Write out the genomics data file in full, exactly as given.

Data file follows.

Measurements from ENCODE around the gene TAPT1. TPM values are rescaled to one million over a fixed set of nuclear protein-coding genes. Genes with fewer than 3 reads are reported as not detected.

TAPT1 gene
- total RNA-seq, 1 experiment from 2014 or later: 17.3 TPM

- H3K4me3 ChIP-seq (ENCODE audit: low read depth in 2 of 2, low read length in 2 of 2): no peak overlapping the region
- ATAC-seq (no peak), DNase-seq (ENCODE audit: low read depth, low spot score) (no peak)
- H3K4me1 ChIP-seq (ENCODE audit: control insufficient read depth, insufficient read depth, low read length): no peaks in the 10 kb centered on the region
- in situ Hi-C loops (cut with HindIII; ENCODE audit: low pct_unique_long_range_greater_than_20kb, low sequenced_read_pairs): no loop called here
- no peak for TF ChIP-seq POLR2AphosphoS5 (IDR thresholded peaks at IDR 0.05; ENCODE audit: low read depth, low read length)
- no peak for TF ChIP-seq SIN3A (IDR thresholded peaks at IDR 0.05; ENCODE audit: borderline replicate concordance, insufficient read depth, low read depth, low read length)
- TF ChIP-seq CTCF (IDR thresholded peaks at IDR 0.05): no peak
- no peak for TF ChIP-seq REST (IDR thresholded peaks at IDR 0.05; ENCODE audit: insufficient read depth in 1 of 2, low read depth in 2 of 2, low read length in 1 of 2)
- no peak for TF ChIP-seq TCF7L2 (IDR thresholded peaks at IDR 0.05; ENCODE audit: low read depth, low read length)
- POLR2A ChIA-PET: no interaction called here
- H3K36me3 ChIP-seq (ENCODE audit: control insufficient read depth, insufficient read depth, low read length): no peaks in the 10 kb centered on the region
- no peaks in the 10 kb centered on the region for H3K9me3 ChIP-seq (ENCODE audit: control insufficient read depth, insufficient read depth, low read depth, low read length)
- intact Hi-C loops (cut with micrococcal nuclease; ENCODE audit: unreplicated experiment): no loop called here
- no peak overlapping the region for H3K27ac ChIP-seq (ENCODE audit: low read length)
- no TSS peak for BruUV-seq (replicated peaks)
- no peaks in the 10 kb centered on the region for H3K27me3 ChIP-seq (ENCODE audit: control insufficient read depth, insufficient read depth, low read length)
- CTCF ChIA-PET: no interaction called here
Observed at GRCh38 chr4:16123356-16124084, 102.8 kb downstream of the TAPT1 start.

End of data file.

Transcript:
Measurements from ENCODE around the gene TAPT1. TPM values are rescaled to one million over a fixed set of nuclear protein-coding genes. Genes with fewer than 3 reads are reported as not detected.

TAPT1 gene
- total RNA-seq, 1 experiment from 2014 or later: 17.3 TPM

- H3K4me3 ChIP-seq (ENCODE audit: low read depth in 2 of 2, low read length in 2 of 2): no peak overlapping the region
- ATAC-seq (no peak), DNase-seq (ENCODE audit: low read depth, low spot score) (no peak)
- H3K4me1 ChIP-seq (ENCODE audit: control insufficient read depth, insufficient read depth, low read length): no peaks in the 10 kb centered on the region
- in situ Hi-C loops (cut with HindIII; ENCODE audit: low pct_unique_long_range_greater_than_20kb, low sequenced_read_pairs): no loop called here
- no peak for TF ChIP-seq POLR2AphosphoS5 (IDR thresholded peaks at IDR 0.05; ENCODE audit: low read depth, low read length)
- no peak for TF ChIP-seq SIN3A (IDR thresholded peaks at IDR 0.05; ENCODE audit: borderline replicate concordance, insufficient read depth, low read depth, low read length)
- TF ChIP-seq CTCF (IDR thresholded peaks at IDR 0.05): no peak
- no peak for TF ChIP-seq REST (IDR thresholded peaks at IDR 0.05; ENCODE audit: insufficient read depth in 1 of 2, low read depth in 2 of 2, low read length in 1 of 2)
- no peak for TF ChIP-seq TCF7L2 (IDR thresholded peaks at IDR 0.05; ENCODE audit: low read depth, low read length)
- POLR2A ChIA-PET: no interaction called here
- H3K36me3 ChIP-seq (ENCODE audit: control insufficient read depth, insufficient read depth, low read length): no peaks in the 10 kb centered on the region
- no peaks in the 10 kb centered on the region for H3K9me3 ChIP-seq (ENCODE audit: control insufficient read depth, insufficient read depth, low read depth, low read length)
- intact Hi-C loops (cut with micrococcal nuclease; ENCODE audit: unreplicated experiment): no loop called here
- no peak overlapping the region for H3K27ac ChIP-seq (ENCODE audit: low read length)
- no TSS peak for BruUV-seq (replicated peaks)
- no peaks in the 10 kb centered on the region for H3K27me3 ChIP-seq (ENCODE audit: control insufficient read depth, insufficient read depth, low read length)
- CTCF ChIA-PET: no interaction called here
Observed at GRCh38 chr4:16123356-16124084, 102.8 kb downstream of the TAPT1 start.